Culture Secretary Ben Bradshaw today denied there was a conflict of interest in Sir Alan Sugar taking up a Government role in promoting enterprise and presenting The Apprentice show on television.
Shadow culture, media and sport secretary Jeremy Hunt questioned how Sir Alan could combine the two jobs after his appointment in Gordon Brown's emergency reshuffle on Friday.
But Mr Bradshaw, a former BBC reporter and presenter, said that on the "face of it" he saw no conflict of interest, adding it was a matter for the BBC.
Raising the issue at Commons question time, Mr Hunt asked: "Do you believe that Sir Alan Sugar can combine his role as host of Britain's most popular business TV programme with his new job as the Government's enterprise champion, where he will sit in the House of Lords taking the Labour whip?"
Mr Bradshaw, who became culture secretary in the reshuffle, replacing Andy Burnham, said Mr Hunt had written to the BBC Trust raising his "concerns," adding: "I'll be interested to see a copy of the reply you get."
To Tory jeers, he added: "On the face of it, I don't see there is a conflict of interest here.
"From my memory of the BBC producer guidelines they were very clear about people who were involved in political programming not doing political jobs.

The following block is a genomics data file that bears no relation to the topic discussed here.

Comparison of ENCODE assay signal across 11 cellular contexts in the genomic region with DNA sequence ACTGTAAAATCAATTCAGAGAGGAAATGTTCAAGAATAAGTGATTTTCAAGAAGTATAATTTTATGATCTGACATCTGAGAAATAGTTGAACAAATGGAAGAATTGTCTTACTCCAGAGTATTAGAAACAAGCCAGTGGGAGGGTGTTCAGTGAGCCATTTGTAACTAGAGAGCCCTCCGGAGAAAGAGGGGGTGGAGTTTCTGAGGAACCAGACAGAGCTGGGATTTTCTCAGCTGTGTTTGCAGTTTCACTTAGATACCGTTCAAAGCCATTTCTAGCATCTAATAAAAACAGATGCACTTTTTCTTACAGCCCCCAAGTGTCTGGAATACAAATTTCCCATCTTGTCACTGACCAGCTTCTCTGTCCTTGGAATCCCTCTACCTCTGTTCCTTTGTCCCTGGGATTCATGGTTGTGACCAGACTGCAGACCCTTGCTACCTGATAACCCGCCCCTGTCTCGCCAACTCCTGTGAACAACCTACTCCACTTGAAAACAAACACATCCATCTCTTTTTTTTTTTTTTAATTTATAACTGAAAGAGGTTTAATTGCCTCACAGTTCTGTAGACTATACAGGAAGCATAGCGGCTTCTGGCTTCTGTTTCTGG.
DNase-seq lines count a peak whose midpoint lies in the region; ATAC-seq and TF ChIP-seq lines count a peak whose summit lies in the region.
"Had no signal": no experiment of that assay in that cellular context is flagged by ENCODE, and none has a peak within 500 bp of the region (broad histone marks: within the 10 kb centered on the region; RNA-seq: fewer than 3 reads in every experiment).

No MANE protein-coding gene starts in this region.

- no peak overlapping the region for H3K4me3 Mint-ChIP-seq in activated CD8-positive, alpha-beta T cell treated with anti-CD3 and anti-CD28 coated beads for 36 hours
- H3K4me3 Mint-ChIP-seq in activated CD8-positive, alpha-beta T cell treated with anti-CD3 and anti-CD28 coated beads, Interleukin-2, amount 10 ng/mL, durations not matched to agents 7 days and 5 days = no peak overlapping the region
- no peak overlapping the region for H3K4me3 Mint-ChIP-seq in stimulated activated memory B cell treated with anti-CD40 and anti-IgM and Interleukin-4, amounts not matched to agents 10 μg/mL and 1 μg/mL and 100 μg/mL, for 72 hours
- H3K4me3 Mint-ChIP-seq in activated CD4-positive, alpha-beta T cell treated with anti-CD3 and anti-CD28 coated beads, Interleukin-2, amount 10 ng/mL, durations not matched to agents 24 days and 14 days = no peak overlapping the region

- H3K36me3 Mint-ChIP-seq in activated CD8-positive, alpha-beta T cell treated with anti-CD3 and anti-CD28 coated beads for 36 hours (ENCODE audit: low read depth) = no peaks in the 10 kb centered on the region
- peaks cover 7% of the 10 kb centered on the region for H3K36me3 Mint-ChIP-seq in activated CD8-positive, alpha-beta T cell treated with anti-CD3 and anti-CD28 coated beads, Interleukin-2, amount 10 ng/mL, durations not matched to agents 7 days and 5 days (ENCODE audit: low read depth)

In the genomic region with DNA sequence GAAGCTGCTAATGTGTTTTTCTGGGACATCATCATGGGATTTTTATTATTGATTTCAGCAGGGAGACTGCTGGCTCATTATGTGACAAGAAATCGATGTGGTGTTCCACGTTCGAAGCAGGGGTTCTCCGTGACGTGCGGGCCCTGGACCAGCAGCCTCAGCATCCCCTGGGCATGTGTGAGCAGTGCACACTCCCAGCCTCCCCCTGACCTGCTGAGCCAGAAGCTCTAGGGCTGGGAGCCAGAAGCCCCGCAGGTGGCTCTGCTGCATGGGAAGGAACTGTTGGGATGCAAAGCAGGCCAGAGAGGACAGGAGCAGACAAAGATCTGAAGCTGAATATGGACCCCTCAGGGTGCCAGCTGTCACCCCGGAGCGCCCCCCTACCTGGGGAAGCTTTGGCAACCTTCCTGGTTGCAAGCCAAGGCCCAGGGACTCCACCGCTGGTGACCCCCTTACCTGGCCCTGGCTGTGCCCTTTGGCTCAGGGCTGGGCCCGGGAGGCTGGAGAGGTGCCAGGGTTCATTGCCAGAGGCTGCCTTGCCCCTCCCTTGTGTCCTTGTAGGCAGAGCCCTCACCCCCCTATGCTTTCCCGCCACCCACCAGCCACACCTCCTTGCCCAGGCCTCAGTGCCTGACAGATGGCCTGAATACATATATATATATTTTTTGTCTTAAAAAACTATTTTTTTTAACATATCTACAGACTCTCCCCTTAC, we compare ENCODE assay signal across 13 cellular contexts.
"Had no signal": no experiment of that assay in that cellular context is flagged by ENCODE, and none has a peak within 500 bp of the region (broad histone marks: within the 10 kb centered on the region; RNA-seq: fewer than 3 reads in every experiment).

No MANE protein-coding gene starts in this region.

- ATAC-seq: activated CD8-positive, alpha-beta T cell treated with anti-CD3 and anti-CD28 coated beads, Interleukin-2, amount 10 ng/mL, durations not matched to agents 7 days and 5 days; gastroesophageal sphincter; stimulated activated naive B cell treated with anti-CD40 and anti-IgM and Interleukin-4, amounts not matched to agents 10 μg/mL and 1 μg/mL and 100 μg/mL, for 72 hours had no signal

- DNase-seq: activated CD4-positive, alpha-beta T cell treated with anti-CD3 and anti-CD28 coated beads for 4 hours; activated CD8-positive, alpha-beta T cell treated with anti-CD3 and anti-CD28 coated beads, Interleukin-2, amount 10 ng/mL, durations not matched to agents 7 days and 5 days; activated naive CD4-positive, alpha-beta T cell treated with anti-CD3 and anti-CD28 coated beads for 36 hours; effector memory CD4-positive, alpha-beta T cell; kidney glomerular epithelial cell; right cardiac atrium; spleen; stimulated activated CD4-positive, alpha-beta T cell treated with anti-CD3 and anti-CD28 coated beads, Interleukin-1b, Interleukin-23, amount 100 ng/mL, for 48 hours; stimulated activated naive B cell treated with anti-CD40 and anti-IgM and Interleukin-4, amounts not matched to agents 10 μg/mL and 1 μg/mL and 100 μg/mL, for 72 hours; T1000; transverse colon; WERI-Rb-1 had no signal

"But I seem to recall Ken Clarke (shadow business secretary) presenting a jazz programme in the past and there was no suggestion there was a conflict of interest there.
"However, this is a matter for the BBC. Sir Alan has discussed this, as I understand it, before the decision was taken, with the BBC. He is not being paid. All of his business interests are being put at arms' length. We'll have to see how the Trust responds to you."
Mr Hunt said: "Can I urge you to look at this closely. This is something quite unprecedented where someone has their own weekly TV programme at the same time as being one of the main ambassadors for Government policy in precisely the same area.
"If there is an election in June 2010, according to the current schedules, The Apprentice will be being shown during the General Election campaign.
"In that period would it be right for the BBC to carry on screening The Apprentice when its main star is a principal advocate of Government business policy?"
To further Tory protests, Mr Bradshaw replied: "These are matters for the BBC.
"I'm prepared to criticise the BBC where I think they have made a mistake...
"But this is an issue for the BBC. You have written to them and I'll be interested to see how they respond."
Labour former Europe minister Denis MacShane called earlier, to loud Tory cheers, for the BBC to be "subject to the full rigour" of the Freedom of Information Act, so MPs and the public could know "everything" about the pay and allowances for top presenters.
Mr Bradshaw told him: "As a co-former BBC employee I share your admiration for the BBC.
"The question is, of course, one for the BBC.
"But I would like to reassure you that I believe we live in an era now where the public, if they pay for something through either their taxes or a licence fee, do expect transparency and accountability in how that money is spent - and I think they're right to have that expectation."